George Pratt, a clinical psychologist, author and licensed marriage and family therapist associated with Scripps Health, has said that a toxic or unhealthy relationship can exist among married couples, people who are dating and even those who are no longer a couple.
No matter what the nature of the relationship, Pratt said, they have one thing in common: “Toxic relationships can exist in any kind of relationship, and they are bad for your health.” He has stated that most people don’t even acknowledge that they are in a toxic/negative relationship that needs to end. Depression, anxiety, stress and a weakened immune system can be present in these negative experiences.
Here are 5 signs that your relationship might be toxic:
1. Conflicts and arguments are ever present.
There is one person who needs to always be right. Usually this stems from narcissism and egotistical behavior. This person has little empathy and understanding for their partner. They must have the last word. Some questions to consider if you don’t know that you are in unhealthy relationship: Are you challenging one another with productive discussions? Are these one-sided arguments? Does one person in the relationship always find a way to make it the discussions about them?
2. You are being emotionally bulldozed.
Sometimes we don’t notice what is happening but we know that something doesn’t feel right. Are you constantly being put down? Is your partner humiliating you in front of others? Does that other person utilize passive aggressive behavior with saying one thing and then doing another? Anger is very present in these negative conversations. Toxic relationships are abusive, verbally and at times physically. Once you submit to that type of relationship the person will find a way to degrade you to stay with them while feeding on your fears and insecurities.
3. You are co-dependent on each other.
There is a difference between a loving-supportive relationship and one that is based on possessing a person. If your partner is jealous and constantly accusing you of cheating, this is a sign of destructive behavior that should not be tolerated. Love and respect are healthy. Co-dependency is not. Can you detach your dreams from that of your partner’s? Do you have your own friends? Do you spend time away from each other? Do you have your own goals? A co-dependent relationship does not allow for healthy boundaries.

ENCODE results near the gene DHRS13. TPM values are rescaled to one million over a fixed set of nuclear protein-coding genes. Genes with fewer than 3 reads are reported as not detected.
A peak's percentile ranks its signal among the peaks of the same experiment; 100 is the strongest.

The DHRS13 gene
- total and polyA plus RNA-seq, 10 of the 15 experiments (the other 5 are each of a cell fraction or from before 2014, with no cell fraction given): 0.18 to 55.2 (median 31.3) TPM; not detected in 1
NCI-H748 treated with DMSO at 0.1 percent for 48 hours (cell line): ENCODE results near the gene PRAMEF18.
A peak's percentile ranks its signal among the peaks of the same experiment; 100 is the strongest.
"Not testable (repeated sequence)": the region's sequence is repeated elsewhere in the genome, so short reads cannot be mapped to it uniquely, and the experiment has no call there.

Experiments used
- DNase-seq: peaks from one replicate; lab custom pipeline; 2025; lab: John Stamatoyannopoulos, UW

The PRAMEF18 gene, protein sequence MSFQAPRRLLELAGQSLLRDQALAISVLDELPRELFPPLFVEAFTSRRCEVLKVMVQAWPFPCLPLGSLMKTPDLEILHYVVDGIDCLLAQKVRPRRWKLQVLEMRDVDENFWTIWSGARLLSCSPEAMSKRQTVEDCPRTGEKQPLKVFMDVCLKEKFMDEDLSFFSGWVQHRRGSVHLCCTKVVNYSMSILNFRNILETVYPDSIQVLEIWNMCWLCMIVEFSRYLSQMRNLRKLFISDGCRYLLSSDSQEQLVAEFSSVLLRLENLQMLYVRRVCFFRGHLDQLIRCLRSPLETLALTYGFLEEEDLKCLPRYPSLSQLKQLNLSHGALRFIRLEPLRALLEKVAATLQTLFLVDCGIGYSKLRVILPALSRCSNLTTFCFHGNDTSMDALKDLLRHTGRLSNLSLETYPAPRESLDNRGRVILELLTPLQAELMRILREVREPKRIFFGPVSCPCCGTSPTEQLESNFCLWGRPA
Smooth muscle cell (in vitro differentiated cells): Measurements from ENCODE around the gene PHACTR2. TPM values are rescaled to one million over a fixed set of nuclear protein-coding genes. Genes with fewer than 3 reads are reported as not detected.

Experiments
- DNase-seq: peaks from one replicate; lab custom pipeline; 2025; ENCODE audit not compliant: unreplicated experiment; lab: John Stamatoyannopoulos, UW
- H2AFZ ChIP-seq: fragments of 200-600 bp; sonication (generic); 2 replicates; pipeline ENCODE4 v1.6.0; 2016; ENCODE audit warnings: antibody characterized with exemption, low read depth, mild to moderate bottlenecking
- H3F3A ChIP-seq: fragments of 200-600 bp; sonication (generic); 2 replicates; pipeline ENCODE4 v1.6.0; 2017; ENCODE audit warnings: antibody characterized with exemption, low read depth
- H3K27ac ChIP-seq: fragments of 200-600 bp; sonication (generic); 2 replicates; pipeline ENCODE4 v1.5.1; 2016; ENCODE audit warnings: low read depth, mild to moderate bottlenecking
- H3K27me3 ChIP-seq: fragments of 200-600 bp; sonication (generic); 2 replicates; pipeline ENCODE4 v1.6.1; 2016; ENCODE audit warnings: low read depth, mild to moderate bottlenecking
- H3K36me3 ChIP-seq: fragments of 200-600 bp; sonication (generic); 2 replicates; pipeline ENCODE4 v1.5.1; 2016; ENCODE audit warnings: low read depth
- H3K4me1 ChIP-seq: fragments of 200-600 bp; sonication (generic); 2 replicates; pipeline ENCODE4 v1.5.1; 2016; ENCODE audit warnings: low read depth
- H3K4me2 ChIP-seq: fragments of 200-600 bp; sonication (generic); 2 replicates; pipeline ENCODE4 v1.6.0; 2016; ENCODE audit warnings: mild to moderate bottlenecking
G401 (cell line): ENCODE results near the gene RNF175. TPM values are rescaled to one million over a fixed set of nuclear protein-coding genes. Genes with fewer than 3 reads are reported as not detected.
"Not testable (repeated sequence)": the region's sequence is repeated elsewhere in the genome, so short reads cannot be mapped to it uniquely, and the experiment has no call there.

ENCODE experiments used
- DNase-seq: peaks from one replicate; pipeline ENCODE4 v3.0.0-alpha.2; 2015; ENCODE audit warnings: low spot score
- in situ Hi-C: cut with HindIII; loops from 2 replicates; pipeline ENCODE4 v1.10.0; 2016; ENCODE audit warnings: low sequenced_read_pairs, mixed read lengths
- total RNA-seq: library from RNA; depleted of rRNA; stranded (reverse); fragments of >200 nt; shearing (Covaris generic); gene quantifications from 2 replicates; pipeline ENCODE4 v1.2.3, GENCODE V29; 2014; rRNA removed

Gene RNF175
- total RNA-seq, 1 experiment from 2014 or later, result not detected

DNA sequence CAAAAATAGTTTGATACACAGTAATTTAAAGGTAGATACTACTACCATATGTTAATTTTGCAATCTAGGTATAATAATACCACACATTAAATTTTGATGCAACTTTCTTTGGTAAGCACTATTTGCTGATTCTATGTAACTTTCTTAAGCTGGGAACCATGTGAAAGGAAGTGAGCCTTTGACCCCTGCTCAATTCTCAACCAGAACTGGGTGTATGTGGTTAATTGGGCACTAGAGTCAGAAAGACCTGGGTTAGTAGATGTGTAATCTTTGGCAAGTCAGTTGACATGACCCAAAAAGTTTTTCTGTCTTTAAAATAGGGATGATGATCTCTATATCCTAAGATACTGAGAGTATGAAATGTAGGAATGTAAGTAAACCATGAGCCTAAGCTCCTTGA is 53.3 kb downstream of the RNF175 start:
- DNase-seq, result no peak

4. Your faults are often magnified.
If your flaws and imperfections are being expressed on a daily basis, this is a sign of a toxic relationship. It is detrimental to end it because the more time passes the easier it becomes a habit. Your self-worth and self-esteem will take giant blows. You may begin to ask yourself these questions: Do you feel mentally and physically healthy with this person? Are they bringing out the best in you? Are you enriching each other? Is your partner your cheerleader?
5. You are literally sick and tired.
In a research study by Dr. Roberto De Vogli including over 10,000 participants, it showed that toxic and negative relationships have a correlation to heart disease. Your body is being affected in high stress levels that can cause the immune system to shut down. The emotional body takes a beating and starts to affect the physical body. The first place that stress affects is the heart. The second is your sleep pattern. Are you losing sleep and worrying about issues with your relationship? Is your weight fluctuating? Do you feel exhausted all the time? If you are in a toxic relationship you will feel the aches in many levels.
Relationships serve as great lessons in the evolution of life. We grow from these experiences. You do not have to stay in these relationships forever. Setting boundaries and putting yourself first is important. Healthy relationships are based on mutual love, respect, encouragement and security. If this is not present, you might have to make a life-changing decision.
“The only relationships that exist are based on truth. Everything else is just a mutual and isolating delusion.” ~Stefan Molyneux